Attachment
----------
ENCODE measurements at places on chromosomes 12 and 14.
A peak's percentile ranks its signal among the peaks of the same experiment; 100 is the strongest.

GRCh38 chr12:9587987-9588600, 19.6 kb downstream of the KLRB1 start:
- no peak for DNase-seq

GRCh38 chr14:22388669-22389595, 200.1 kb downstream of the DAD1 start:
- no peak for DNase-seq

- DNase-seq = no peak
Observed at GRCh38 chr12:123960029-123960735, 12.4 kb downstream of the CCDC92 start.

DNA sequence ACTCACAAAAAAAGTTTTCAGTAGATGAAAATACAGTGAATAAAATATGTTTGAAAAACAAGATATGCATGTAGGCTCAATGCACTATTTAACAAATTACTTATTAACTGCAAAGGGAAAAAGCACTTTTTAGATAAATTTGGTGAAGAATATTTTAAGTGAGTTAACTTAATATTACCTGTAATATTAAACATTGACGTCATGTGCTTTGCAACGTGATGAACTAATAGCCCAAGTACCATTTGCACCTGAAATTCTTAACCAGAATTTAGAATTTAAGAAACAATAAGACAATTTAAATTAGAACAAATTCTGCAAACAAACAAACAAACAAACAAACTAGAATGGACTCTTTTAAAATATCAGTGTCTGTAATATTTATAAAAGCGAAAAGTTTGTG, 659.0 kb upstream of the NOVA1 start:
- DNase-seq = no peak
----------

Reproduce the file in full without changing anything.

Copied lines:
ENCODE measurements at places on chromosomes 12 and 14.
A peak's percentile ranks its signal among the peaks of the same experiment; 100 is the strongest.

GRCh38 chr12:9587987-9588600, 19.6 kb downstream of the KLRB1 start:
- no peak for DNase-seq

GRCh38 chr14:22388669-22389595, 200.1 kb downstream of the DAD1 start:
- no peak for DNase-seq

- DNase-seq = no peak
Observed at GRCh38 chr12:123960029-123960735, 12.4 kb downstream of the CCDC92 start.

DNA sequence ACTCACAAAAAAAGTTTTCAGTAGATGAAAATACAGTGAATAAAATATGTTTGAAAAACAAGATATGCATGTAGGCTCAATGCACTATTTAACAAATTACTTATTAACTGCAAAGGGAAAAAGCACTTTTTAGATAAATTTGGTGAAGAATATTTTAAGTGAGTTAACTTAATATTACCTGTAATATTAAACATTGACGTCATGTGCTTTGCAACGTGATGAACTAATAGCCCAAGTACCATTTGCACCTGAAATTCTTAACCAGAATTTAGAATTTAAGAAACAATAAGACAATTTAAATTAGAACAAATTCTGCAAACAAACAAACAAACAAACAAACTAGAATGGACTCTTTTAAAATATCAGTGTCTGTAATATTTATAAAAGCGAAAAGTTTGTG, 659.0 kb upstream of the NOVA1 start:
- DNase-seq = no peak